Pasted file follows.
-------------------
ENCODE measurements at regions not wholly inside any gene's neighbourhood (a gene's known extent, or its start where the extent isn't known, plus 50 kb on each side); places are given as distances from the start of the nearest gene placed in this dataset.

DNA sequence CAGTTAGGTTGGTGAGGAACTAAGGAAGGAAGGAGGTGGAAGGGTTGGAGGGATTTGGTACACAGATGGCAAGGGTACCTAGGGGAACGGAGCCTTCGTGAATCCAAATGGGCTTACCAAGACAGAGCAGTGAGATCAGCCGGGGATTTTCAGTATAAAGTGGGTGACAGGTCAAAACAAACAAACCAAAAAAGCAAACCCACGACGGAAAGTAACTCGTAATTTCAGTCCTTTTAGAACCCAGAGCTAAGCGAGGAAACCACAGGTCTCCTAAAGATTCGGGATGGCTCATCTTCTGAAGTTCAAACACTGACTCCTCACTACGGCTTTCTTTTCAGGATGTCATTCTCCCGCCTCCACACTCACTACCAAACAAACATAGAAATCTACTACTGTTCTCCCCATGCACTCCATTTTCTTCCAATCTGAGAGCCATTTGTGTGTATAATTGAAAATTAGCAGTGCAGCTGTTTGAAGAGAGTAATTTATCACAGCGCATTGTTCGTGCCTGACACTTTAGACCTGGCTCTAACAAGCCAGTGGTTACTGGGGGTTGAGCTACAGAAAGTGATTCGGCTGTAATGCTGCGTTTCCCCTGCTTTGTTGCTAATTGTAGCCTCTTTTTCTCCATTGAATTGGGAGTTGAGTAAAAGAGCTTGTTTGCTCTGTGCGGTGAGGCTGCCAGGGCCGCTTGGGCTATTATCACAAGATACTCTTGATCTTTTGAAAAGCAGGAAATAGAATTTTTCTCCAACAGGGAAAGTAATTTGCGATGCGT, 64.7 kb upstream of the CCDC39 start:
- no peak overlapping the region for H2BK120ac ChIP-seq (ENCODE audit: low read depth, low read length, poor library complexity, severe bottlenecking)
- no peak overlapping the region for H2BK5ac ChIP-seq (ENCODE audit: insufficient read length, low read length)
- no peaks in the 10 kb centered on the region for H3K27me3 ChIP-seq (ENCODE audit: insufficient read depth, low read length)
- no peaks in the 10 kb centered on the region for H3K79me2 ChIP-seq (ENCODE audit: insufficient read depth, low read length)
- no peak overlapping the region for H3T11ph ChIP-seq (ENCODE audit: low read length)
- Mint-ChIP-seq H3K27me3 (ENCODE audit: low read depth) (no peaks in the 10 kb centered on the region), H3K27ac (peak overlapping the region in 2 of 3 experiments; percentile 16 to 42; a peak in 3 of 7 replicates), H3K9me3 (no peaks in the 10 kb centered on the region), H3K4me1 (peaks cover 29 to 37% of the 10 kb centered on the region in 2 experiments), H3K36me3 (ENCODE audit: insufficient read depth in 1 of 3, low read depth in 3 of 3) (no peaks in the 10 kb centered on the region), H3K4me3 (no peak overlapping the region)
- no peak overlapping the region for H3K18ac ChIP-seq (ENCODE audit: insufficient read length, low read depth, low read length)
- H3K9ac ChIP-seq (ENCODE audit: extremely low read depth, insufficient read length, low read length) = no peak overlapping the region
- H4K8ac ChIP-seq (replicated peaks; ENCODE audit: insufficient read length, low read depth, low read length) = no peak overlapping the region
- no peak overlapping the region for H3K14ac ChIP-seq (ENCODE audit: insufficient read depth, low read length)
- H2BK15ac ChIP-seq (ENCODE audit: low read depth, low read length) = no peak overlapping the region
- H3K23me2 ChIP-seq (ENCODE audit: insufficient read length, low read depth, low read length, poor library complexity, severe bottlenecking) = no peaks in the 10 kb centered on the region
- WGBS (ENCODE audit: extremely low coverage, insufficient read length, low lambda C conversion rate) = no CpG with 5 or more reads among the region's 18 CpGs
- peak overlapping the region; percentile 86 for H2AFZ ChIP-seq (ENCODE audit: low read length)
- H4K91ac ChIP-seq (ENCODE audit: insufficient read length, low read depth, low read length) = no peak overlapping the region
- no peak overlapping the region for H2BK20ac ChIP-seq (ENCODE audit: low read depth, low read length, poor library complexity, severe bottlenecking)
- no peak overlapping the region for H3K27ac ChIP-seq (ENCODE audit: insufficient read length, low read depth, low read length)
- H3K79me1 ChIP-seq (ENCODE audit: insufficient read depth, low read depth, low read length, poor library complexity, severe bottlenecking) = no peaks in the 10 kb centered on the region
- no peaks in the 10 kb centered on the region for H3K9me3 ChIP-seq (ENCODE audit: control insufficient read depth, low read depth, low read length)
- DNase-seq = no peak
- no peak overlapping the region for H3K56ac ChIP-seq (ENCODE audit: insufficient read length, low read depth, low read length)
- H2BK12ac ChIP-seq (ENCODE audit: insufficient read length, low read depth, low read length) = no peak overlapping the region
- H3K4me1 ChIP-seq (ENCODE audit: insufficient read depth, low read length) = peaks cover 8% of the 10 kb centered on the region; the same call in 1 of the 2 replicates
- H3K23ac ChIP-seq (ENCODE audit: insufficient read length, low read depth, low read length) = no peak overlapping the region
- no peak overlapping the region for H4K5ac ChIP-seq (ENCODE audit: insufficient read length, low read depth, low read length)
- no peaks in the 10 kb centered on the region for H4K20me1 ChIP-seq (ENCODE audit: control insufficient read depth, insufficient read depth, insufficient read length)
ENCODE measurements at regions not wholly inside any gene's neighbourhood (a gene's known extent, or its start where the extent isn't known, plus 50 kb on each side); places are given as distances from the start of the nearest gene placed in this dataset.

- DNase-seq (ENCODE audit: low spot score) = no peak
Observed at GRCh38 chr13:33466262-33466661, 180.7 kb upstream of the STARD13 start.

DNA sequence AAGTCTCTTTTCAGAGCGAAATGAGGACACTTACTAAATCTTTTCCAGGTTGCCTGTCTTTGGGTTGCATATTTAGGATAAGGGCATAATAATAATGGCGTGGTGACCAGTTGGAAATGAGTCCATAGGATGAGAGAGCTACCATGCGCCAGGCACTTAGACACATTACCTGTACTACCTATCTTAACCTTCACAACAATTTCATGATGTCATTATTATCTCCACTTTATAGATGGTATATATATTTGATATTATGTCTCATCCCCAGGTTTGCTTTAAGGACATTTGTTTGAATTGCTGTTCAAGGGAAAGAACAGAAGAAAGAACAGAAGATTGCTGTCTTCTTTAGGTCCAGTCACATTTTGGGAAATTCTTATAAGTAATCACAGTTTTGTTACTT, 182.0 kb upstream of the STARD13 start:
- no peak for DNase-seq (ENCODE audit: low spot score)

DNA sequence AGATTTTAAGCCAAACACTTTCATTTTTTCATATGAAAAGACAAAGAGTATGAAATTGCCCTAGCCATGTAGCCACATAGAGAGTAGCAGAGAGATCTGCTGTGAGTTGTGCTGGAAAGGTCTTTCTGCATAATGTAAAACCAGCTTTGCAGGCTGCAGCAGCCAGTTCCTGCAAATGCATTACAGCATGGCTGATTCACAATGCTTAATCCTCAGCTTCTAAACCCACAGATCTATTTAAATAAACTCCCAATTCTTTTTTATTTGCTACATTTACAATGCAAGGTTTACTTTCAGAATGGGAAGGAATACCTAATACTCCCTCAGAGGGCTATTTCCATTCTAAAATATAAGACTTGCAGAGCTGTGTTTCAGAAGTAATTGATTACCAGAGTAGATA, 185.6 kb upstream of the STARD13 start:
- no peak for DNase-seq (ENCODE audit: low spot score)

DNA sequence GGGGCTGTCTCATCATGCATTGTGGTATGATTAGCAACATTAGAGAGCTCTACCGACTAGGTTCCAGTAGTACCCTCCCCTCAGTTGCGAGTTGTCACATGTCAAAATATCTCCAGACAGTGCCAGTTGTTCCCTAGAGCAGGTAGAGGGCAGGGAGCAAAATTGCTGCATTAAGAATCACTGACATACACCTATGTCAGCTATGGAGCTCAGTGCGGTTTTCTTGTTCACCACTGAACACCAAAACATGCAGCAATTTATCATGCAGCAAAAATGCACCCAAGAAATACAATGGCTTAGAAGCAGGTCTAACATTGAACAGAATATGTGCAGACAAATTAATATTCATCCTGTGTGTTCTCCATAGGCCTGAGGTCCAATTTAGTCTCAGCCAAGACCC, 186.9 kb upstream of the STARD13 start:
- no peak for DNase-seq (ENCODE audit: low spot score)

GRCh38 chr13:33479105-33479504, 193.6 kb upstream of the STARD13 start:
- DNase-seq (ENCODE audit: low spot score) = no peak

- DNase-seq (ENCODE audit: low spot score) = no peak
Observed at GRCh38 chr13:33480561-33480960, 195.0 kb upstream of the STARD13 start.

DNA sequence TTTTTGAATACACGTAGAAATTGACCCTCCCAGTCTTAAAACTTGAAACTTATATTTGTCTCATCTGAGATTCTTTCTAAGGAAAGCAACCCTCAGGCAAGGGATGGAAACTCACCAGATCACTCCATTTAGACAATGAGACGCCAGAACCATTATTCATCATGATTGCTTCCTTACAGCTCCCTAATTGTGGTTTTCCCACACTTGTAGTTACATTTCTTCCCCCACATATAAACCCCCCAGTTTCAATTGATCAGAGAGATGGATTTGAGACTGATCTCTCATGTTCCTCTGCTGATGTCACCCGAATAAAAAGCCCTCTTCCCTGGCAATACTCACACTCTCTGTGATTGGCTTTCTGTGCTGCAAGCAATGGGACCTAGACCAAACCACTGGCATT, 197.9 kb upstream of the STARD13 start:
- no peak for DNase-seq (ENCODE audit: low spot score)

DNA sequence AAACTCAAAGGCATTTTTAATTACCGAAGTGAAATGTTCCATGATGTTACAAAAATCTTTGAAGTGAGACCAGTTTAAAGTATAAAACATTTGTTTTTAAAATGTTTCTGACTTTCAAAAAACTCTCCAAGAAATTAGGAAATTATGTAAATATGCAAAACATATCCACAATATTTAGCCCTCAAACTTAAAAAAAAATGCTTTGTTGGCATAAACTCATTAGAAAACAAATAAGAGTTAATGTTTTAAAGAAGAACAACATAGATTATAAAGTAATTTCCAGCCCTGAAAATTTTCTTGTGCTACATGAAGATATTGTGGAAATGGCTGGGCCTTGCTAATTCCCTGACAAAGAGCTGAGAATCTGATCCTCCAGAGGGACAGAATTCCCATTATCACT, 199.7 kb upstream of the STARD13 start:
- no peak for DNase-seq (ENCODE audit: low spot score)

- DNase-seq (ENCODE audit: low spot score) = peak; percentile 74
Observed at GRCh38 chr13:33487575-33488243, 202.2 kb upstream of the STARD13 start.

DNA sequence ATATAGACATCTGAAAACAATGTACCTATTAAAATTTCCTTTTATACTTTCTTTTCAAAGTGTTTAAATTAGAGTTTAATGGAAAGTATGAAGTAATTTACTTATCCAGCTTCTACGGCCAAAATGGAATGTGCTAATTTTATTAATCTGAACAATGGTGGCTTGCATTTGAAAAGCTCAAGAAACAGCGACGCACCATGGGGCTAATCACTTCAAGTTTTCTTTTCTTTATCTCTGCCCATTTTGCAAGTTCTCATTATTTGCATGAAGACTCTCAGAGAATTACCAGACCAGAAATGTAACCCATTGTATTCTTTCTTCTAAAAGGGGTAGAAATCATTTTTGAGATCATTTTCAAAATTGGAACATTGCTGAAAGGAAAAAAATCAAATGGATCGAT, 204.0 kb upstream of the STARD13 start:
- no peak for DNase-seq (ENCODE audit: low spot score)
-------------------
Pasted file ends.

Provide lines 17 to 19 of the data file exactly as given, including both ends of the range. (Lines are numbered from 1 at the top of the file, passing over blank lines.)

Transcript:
- H4K91ac ChIP-seq (ENCODE audit: insufficient read length, low read depth, low read length) = no peak overlapping the region
- no peak overlapping the region for H2BK20ac ChIP-seq (ENCODE audit: low read depth, low read length, poor library complexity, severe bottlenecking)
- no peak overlapping the region for H3K27ac ChIP-seq (ENCODE audit: insufficient read length, low read depth, low read length)